It's known as the Oxford Comma because it was traditionally used by editors at the Oxford University Press. How Harvard nosed itself into the phrase I cannot say.  Some people call it the serial comma. 

In the United States, the serial comma is standard usage in most non-journalistic writing, but newspaper stylebooks, including the Associated Press, The New York Times, and The Los Angeles Times, mandate its omission.  British English usually does without the serial comma, except for some university presses and the recommendation of Fowler’s Modern English Usage.

Stylebooks notwithstanding, the Oxford Comma is often necessary to clarify meaning. For example, in a book dedication the author might write:

            To my parents, Zsa Zsa Gabor and Henry Kissinger.

Without the serial comma, it would appear that the author’s parents are Zsa Zsa and Henry, a situation that, while not inconceivable, is probably not what was meant.  With the serial comma, we find that the author is dedicating his book to three unrelated entities:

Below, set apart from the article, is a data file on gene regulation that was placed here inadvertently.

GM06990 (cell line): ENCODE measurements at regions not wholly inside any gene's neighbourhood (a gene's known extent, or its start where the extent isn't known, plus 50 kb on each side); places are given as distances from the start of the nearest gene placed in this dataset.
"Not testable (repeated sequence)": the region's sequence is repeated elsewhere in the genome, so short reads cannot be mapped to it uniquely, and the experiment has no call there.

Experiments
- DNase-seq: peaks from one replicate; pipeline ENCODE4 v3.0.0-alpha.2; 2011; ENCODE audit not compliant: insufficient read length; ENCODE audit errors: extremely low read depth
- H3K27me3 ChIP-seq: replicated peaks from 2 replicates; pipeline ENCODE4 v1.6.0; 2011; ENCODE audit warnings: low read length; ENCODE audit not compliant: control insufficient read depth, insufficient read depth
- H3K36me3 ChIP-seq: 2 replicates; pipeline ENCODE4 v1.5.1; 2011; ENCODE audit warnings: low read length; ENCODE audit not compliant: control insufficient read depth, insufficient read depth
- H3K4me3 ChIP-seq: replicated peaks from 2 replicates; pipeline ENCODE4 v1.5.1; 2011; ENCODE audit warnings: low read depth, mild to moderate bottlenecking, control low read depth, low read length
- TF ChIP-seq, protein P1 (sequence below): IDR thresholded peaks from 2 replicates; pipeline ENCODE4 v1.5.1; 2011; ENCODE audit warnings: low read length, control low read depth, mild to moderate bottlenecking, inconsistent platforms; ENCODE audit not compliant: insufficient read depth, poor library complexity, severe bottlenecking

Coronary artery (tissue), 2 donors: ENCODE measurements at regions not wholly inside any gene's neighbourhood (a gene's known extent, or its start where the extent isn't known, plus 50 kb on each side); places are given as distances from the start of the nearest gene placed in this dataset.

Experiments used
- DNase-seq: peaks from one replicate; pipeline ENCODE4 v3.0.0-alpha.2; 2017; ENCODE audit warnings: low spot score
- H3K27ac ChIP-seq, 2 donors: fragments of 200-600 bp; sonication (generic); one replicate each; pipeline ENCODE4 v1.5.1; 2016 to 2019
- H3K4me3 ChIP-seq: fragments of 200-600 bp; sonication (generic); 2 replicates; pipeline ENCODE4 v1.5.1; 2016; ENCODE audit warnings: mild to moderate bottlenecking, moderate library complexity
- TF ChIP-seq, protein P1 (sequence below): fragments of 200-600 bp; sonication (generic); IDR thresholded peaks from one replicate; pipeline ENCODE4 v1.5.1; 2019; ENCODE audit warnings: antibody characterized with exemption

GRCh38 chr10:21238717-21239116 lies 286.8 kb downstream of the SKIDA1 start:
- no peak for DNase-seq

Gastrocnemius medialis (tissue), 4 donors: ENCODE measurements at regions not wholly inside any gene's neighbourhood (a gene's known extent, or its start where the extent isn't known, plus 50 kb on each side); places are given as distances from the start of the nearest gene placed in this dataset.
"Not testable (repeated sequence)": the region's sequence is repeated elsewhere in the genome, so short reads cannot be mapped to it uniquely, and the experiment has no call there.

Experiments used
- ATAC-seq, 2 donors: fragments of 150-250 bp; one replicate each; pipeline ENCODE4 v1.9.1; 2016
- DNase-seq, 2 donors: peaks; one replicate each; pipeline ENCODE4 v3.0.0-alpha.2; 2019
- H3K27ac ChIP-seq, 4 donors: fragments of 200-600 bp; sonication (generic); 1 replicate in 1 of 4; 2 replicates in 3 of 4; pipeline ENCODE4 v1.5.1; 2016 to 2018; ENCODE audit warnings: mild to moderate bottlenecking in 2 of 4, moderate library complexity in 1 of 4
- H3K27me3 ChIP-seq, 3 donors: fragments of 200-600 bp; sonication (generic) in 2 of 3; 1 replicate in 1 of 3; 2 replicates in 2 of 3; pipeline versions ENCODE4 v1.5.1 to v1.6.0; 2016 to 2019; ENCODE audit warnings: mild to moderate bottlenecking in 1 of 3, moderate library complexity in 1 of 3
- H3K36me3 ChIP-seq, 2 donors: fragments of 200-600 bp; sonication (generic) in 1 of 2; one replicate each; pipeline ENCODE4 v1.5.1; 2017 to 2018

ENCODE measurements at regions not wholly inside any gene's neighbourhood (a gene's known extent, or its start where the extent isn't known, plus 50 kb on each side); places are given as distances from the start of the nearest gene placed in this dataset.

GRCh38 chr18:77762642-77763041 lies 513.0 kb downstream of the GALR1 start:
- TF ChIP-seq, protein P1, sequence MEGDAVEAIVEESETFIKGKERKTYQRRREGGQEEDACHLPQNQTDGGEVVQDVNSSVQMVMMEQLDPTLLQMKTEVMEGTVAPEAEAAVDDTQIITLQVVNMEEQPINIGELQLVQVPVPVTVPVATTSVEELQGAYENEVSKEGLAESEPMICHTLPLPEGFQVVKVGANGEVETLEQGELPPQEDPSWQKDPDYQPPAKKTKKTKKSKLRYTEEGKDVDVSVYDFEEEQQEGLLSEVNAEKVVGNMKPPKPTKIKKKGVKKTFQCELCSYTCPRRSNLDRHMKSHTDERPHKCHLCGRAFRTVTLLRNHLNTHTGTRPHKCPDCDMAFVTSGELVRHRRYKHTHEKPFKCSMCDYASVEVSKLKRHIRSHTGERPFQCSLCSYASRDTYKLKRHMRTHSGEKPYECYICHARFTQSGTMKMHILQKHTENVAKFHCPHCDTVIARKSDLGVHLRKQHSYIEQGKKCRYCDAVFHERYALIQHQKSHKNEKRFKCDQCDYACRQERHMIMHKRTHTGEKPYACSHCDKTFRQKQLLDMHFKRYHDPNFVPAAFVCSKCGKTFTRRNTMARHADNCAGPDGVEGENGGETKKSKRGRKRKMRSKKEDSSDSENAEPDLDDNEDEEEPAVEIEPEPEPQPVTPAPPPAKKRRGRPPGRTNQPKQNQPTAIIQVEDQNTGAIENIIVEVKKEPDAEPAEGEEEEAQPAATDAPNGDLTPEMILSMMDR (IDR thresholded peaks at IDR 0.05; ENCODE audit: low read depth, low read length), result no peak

To my parents, Zsa Zsa Gabor, and Henry Kissinger.

Ironically, the inclusion of an Oxford comma can also cause its own ambiguity, as in this dedication:

            To my mother, Zsa Zsa Gabor, and Henry Kissinger.

In this case, the comma could indicate an appositive rather than a series, meaning that the author’s mother is Zsa Zsa.  The best way around this kind of confusion is probably to rephrase:

            To my mother, and to Zsa Zsa Gabor and to Henry Kissinger.

In her inexplicably best-selling book, Eats, Shoots & Leaves, the British journalist Lynne Truss writes: